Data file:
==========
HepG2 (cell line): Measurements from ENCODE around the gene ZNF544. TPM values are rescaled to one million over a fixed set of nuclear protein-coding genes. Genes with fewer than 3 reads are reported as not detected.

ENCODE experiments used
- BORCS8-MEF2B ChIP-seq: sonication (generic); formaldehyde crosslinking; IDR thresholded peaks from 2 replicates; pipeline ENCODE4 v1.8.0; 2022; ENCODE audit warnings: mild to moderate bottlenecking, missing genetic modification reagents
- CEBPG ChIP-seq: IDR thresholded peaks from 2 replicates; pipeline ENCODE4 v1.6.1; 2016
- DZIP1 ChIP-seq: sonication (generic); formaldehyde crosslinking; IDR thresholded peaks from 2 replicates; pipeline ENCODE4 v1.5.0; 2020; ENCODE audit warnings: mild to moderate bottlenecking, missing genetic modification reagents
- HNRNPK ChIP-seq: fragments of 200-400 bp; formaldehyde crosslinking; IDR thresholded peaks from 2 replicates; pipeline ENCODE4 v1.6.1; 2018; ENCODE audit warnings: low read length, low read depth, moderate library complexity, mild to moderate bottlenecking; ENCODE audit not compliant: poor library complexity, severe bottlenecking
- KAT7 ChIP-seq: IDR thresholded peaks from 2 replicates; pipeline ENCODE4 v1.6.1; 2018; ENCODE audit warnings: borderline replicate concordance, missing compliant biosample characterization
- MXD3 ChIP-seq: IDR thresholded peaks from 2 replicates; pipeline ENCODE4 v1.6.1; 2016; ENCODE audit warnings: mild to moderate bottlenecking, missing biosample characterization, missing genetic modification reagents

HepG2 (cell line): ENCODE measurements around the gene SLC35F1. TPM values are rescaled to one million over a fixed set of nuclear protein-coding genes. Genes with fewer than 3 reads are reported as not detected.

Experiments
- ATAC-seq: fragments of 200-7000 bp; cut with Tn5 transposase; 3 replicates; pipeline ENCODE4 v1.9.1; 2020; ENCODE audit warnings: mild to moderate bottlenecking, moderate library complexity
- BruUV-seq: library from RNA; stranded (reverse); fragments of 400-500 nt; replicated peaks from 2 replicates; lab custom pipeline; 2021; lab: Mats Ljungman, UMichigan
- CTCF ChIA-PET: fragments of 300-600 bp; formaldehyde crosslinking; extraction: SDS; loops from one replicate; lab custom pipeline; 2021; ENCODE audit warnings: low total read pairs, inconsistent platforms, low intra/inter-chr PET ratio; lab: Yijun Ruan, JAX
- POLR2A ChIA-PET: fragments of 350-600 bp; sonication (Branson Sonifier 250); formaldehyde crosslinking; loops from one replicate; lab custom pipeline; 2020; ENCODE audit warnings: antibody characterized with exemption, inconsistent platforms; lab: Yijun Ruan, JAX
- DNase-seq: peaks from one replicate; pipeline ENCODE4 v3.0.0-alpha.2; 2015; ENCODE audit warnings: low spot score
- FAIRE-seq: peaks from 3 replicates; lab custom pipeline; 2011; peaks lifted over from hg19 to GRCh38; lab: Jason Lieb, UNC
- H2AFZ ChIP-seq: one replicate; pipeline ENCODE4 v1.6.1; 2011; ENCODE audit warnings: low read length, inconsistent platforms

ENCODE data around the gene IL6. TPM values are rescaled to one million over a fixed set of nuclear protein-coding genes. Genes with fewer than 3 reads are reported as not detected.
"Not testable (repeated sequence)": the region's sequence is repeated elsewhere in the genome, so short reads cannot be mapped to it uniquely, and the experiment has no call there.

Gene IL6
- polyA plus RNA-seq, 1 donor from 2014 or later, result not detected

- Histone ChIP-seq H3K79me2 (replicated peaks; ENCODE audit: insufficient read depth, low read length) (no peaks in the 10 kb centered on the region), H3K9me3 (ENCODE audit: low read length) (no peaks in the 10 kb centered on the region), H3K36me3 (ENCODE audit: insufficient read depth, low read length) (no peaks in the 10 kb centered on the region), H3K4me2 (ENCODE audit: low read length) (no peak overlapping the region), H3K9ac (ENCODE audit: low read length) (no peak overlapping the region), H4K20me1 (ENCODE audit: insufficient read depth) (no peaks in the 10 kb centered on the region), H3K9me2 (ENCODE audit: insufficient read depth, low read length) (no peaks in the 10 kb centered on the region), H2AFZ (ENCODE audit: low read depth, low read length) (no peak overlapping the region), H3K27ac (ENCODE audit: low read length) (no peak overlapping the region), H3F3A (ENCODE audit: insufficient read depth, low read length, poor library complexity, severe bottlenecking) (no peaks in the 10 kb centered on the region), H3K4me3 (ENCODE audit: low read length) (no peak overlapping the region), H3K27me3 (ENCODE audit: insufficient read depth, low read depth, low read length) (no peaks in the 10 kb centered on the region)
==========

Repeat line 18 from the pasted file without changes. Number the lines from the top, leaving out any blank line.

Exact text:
ENCODE data around the gene IL6. TPM values are rescaled to one million over a fixed set of nuclear protein-coding genes. Genes with fewer than 3 reads are reported as not detected.